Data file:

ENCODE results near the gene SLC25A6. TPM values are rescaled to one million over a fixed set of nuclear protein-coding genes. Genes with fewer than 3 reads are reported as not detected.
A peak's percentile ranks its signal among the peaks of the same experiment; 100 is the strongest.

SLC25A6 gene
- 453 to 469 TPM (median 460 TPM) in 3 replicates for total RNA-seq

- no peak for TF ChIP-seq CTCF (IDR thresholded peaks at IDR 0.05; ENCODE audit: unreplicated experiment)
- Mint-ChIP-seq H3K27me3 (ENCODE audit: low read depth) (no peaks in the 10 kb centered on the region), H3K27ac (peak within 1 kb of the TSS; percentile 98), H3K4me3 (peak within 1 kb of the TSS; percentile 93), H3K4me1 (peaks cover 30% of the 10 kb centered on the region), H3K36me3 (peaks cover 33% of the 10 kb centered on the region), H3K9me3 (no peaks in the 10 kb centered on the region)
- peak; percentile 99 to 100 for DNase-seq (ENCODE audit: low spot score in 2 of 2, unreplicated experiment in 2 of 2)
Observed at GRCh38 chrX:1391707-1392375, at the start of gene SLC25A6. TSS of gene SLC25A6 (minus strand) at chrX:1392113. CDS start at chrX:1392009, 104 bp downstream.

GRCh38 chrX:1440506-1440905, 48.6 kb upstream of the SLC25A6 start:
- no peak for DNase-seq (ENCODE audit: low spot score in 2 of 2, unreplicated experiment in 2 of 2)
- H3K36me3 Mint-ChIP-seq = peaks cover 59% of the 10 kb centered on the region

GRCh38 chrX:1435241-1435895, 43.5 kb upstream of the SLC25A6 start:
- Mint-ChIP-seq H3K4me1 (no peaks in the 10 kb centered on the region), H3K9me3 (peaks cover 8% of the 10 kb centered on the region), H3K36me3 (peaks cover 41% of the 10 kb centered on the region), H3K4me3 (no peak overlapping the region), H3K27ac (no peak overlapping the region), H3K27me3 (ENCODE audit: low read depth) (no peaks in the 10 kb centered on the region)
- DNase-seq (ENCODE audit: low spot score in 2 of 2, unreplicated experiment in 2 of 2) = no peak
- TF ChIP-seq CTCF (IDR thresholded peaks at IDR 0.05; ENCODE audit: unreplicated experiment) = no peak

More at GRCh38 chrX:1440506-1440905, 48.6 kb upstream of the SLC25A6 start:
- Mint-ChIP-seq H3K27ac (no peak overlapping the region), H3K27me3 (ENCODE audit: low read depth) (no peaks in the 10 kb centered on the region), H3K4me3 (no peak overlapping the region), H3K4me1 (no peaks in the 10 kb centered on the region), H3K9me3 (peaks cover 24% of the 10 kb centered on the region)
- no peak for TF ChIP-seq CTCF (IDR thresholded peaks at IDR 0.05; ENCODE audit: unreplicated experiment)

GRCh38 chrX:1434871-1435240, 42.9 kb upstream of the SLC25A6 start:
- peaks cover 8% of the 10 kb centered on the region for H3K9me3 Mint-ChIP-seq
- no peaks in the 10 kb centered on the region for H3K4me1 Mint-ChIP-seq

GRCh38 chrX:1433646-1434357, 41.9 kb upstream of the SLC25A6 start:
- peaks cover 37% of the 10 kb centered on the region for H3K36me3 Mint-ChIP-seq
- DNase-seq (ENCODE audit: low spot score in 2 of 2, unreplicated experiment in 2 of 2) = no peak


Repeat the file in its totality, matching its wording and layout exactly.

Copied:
ENCODE results near the gene SLC25A6. TPM values are rescaled to one million over a fixed set of nuclear protein-coding genes. Genes with fewer than 3 reads are reported as not detected.
A peak's percentile ranks its signal among the peaks of the same experiment; 100 is the strongest.

SLC25A6 gene
- 453 to 469 TPM (median 460 TPM) in 3 replicates for total RNA-seq

- no peak for TF ChIP-seq CTCF (IDR thresholded peaks at IDR 0.05; ENCODE audit: unreplicated experiment)
- Mint-ChIP-seq H3K27me3 (ENCODE audit: low read depth) (no peaks in the 10 kb centered on the region), H3K27ac (peak within 1 kb of the TSS; percentile 98), H3K4me3 (peak within 1 kb of the TSS; percentile 93), H3K4me1 (peaks cover 30% of the 10 kb centered on the region), H3K36me3 (peaks cover 33% of the 10 kb centered on the region), H3K9me3 (no peaks in the 10 kb centered on the region)
- peak; percentile 99 to 100 for DNase-seq (ENCODE audit: low spot score in 2 of 2, unreplicated experiment in 2 of 2)
Observed at GRCh38 chrX:1391707-1392375, at the start of gene SLC25A6. TSS of gene SLC25A6 (minus strand) at chrX:1392113. CDS start at chrX:1392009, 104 bp downstream.

GRCh38 chrX:1440506-1440905, 48.6 kb upstream of the SLC25A6 start:
- no peak for DNase-seq (ENCODE audit: low spot score in 2 of 2, unreplicated experiment in 2 of 2)
- H3K36me3 Mint-ChIP-seq = peaks cover 59% of the 10 kb centered on the region

GRCh38 chrX:1435241-1435895, 43.5 kb upstream of the SLC25A6 start:
- Mint-ChIP-seq H3K4me1 (no peaks in the 10 kb centered on the region), H3K9me3 (peaks cover 8% of the 10 kb centered on the region), H3K36me3 (peaks cover 41% of the 10 kb centered on the region), H3K4me3 (no peak overlapping the region), H3K27ac (no peak overlapping the region), H3K27me3 (ENCODE audit: low read depth) (no peaks in the 10 kb centered on the region)
- DNase-seq (ENCODE audit: low spot score in 2 of 2, unreplicated experiment in 2 of 2) = no peak
- TF ChIP-seq CTCF (IDR thresholded peaks at IDR 0.05; ENCODE audit: unreplicated experiment) = no peak

More at GRCh38 chrX:1440506-1440905, 48.6 kb upstream of the SLC25A6 start:
- Mint-ChIP-seq H3K27ac (no peak overlapping the region), H3K27me3 (ENCODE audit: low read depth) (no peaks in the 10 kb centered on the region), H3K4me3 (no peak overlapping the region), H3K4me1 (no peaks in the 10 kb centered on the region), H3K9me3 (peaks cover 24% of the 10 kb centered on the region)
- no peak for TF ChIP-seq CTCF (IDR thresholded peaks at IDR 0.05; ENCODE audit: unreplicated experiment)

GRCh38 chrX:1434871-1435240, 42.9 kb upstream of the SLC25A6 start:
- peaks cover 8% of the 10 kb centered on the region for H3K9me3 Mint-ChIP-seq
- no peaks in the 10 kb centered on the region for H3K4me1 Mint-ChIP-seq

GRCh38 chrX:1433646-1434357, 41.9 kb upstream of the SLC25A6 start:
- peaks cover 37% of the 10 kb centered on the region for H3K36me3 Mint-ChIP-seq
- DNase-seq (ENCODE audit: low spot score in 2 of 2, unreplicated experiment in 2 of 2) = no peak